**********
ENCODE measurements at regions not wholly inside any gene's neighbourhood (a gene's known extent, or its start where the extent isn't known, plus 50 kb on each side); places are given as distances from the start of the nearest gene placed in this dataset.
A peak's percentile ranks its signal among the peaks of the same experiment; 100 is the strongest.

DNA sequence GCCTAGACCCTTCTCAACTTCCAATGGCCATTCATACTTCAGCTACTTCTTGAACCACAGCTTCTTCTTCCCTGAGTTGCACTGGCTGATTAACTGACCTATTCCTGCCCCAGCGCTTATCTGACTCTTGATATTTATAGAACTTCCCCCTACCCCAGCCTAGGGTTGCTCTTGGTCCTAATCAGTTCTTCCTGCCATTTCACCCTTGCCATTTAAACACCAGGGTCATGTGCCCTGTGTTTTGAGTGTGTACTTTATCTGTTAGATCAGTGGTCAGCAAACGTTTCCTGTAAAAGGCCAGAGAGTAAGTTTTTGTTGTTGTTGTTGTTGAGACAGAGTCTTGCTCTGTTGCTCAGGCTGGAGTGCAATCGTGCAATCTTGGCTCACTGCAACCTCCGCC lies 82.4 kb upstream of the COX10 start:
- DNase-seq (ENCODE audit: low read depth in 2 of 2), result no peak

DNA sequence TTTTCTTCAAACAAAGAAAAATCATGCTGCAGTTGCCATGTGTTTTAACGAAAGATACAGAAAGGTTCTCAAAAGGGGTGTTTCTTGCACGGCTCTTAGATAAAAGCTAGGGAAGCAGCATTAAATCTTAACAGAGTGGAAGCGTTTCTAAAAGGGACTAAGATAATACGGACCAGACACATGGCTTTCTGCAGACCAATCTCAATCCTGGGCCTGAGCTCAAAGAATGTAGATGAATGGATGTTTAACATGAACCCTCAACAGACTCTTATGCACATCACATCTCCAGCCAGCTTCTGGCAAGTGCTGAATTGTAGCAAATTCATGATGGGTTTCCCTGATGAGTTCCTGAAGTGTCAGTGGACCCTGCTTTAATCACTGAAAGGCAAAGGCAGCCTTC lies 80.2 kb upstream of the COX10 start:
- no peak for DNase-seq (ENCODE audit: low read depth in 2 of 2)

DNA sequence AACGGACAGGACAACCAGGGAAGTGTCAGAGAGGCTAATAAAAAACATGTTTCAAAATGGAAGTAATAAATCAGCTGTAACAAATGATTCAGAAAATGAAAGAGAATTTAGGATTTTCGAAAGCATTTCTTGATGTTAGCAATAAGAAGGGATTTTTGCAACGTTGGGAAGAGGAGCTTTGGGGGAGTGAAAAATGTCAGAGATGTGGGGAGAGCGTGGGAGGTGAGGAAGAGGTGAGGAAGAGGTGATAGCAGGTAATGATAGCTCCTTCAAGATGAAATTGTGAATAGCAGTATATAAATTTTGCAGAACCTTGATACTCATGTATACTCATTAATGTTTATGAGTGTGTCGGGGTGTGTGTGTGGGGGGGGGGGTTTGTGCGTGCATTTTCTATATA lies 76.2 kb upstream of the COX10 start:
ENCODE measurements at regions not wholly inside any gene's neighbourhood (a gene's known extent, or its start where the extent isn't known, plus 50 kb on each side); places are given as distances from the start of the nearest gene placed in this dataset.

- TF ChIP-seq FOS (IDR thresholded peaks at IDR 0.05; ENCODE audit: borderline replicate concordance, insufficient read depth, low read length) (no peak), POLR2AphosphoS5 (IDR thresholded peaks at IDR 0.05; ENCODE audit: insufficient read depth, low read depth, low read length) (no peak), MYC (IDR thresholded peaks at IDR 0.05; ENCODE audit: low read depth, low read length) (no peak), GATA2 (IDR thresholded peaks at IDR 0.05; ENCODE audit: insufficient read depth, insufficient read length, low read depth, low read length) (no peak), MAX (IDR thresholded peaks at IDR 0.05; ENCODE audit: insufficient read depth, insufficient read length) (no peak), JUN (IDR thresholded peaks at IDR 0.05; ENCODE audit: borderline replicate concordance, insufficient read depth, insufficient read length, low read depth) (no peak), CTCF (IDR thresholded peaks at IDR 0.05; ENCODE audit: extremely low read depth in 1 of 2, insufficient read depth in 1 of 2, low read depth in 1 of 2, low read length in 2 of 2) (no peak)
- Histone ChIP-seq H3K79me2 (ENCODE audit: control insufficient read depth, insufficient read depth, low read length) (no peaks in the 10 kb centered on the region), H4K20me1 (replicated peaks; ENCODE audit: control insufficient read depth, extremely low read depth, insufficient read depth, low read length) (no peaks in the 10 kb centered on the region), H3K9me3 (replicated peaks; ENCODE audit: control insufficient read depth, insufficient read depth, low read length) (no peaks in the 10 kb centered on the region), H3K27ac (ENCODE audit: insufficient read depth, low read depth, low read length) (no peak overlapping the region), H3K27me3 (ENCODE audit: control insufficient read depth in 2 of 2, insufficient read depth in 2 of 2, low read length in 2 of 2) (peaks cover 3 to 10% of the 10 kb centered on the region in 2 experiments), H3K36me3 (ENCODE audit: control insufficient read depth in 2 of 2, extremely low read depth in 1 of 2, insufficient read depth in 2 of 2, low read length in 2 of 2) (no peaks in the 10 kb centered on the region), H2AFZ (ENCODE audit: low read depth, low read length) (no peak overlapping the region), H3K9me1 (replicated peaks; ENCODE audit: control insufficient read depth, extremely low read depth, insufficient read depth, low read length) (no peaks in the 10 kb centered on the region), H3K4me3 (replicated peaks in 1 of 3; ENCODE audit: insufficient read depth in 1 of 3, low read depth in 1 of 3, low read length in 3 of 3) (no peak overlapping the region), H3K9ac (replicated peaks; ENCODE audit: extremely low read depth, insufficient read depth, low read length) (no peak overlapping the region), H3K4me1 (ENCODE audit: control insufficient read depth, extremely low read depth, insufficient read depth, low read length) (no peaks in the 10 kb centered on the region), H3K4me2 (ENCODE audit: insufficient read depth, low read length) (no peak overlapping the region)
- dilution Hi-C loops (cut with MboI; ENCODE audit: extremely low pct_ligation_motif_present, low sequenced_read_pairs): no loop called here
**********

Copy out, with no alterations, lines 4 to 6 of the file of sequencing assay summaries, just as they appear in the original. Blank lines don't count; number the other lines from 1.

- DNase-seq (ENCODE audit: low read depth in 2 of 2), result no peak

DNA sequence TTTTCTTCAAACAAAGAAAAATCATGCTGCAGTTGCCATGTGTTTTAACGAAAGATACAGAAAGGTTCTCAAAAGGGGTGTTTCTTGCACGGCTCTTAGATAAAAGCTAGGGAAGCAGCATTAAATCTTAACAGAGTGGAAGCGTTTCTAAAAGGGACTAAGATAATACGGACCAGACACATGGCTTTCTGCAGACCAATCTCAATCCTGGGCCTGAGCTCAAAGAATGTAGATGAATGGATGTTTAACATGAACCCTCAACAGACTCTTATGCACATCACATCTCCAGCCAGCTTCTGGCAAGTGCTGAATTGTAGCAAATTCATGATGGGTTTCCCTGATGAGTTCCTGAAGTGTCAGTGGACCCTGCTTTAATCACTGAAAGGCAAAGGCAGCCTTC lies 80.2 kb upstream of the COX10 start:
- no peak for DNase-seq (ENCODE audit: low read depth in 2 of 2)